Please use this identifier to cite or link to this item: http://ahro.austin.org.au/austinjspui/handle/1/20870
Title: 20% Human Albumin Solution Fluid Bolus Administration Therapy in Patients After Cardiac Surgery (the HAS FLAIR Study).
Authors: Wigmore, Geoffrey J;Anstey, James R;St John, Ashley;Greaney, Joel;Morales-Codina, Marc;Presneill, Jeffrey J;Deane, Adam M;MacIsaac, Christopher M;Bailey, Michael;Tatoulis, James;Bellomo, Rinaldo
Affiliation: Department of Cardiothoracic Surgery, Royal Melbourne Hospital, Melbourne, Victoria, Australia
Department of Intensive Care, Royal Melbourne Hospital, Melbourne, Victoria, Australia
Department of Medicine and Radiology, University of Melbourne, Australia
University of Melbourne, Department of Medicine, Royal Melbourne Hospital, Parkville, Australia
Australian and New Zealand Intensive Care Research Centre, Department of Epidemiology and Preventive Medicine, Monash University, The Alfred Centre, Melbourne, Victoria, Australia
Department of Intensive Care, Austin Health, Heidelberg, Victoria, Australia
Issue Date: 28-Mar-2019
EDate: 2019-03-28
Citation: Journal of cardiothoracic and vascular anesthesia 2019; online first: 28 March
Abstract: To compare the effects of fluid bolus therapy using 20% albumin versus crystalloid on fluid balance, hemodynamic parameters, and intensive care unit (ICU) treatment effects in post-cardiac surgery patients. Sequential period open-label pilot study. University teaching hospital. One hundred adult cardiac surgery patients who were prescribed fluid bolus therapy to correct hypotension or perceived hypovolemia or to optimize cardiac index during the first 24 hours in the ICU. The first 50 patients were treated with crystalloid fluid bolus therapy in the first period (control), and 50 patients with up to 2 treatments of 100 mL of 20% albumin fluid bolus therapy in the second period (intervention), followed by crystalloid therapy if needed. Demographic characteristics were similar at baseline. The intervention was associated with a less positive median fluid balance in the first 24 hours (albumin: 1,100 [650-1,960] v crystalloid: 1,970 [1,430-2,550] p = 0.001), fewer episodes of fluid bolus therapy (3 [2-5] v 5 [4-7]; p < 0.0001) and a lesser volume of fluid bolus therapy (700 [200-1,450] v 1,500 mL/24 h [1,100-2,250]; p < 0.0001). The intervention also was associated with a decreased median overall dose of norepinephrine in the first 24 hours of ICU stay (19 [0-52] v 47 µg/kg/24 hours [0-134]; p = 0.025) and shorter median time to cessation of norepinephrine (17 [5-28] v 28 hours [20-48]; p = 0.002). Post-cardiac surgery fluid bolus therapy with 20% albumin when compared with crystalloid fluid resulted in less positive fluid balance as well as several hemodynamic and potential ICU treatment advantages.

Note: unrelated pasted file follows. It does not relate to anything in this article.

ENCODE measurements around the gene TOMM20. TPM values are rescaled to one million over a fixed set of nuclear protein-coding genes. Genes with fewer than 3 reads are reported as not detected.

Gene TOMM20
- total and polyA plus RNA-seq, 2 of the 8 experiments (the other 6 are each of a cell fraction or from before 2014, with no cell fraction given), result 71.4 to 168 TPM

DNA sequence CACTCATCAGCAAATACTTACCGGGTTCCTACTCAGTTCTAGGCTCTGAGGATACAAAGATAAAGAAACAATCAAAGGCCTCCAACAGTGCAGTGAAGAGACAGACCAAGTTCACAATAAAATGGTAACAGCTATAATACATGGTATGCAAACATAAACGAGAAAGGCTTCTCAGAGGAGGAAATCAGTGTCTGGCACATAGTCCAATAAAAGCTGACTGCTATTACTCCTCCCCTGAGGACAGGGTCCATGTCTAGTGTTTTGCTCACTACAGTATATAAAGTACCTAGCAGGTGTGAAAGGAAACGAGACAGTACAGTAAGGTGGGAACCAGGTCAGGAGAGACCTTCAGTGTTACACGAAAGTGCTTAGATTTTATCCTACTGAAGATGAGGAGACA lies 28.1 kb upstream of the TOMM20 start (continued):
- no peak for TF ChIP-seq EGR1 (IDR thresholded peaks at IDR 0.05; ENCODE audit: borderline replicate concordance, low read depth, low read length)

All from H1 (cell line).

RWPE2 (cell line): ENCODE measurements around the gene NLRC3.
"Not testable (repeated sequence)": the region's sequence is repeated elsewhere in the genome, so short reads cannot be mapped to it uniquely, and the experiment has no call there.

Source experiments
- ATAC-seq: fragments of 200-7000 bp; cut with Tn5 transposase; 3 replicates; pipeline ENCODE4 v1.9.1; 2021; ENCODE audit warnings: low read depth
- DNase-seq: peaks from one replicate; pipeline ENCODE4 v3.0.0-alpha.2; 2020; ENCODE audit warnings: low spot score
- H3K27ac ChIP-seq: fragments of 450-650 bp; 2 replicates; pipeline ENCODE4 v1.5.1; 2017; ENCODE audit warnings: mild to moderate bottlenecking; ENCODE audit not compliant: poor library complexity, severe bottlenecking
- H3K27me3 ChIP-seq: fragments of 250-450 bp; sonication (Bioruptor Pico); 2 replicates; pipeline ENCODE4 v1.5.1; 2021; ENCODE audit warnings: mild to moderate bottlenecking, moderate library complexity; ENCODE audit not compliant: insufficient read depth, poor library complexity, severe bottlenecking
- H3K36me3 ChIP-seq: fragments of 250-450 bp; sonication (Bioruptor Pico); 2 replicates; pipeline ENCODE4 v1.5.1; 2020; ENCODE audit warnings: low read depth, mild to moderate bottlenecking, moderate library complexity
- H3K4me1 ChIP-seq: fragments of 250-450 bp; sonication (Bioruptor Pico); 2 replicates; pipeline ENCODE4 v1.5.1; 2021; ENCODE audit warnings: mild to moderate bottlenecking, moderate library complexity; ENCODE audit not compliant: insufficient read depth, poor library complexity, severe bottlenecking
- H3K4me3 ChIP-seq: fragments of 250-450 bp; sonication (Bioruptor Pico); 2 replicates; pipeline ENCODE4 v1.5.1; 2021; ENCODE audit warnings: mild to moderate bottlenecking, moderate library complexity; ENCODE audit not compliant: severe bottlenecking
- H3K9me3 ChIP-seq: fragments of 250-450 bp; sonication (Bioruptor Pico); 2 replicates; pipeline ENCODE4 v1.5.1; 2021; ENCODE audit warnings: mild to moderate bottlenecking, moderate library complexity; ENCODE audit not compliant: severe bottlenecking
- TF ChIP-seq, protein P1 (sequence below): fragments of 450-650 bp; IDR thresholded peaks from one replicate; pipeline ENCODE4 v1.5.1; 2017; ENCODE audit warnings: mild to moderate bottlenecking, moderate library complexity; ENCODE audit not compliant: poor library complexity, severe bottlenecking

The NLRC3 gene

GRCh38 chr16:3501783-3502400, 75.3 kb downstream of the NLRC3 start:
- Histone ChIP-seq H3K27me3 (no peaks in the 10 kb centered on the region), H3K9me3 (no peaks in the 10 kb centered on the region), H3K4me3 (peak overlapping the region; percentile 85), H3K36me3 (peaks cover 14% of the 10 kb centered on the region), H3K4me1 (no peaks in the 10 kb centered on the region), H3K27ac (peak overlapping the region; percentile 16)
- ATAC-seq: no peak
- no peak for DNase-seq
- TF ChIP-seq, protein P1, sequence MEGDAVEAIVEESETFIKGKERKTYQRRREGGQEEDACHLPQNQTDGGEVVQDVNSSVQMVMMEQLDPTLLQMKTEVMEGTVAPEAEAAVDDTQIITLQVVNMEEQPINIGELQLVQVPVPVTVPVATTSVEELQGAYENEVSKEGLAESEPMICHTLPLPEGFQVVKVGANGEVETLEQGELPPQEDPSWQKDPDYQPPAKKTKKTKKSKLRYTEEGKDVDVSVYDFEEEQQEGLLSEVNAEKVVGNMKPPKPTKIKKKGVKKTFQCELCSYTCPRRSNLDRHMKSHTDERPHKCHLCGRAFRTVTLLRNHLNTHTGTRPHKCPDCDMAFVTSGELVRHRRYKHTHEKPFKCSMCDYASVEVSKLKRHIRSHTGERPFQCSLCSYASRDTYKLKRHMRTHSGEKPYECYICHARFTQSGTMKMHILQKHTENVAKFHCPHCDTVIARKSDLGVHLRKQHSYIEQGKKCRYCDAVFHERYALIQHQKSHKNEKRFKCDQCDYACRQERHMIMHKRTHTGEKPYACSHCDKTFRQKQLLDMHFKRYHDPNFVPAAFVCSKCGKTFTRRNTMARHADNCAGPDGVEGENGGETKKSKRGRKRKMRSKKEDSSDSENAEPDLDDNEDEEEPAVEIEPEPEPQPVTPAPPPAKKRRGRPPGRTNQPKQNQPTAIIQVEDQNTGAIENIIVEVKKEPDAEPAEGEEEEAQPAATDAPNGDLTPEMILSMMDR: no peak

URI: http://ahro.austin.org.au/austinjspui/handle/1/20870
DOI: 10.1053/j.jvca.2019.03.049
ORCID: 0000-0002-1650-8939
PubMed URL: 31097338
Type: Journal Article
Subjects: albumin
cardiac surgery
crystalloid
fluid balance
fluid bolus
resuscitation
Appears in Collections:Journal articles

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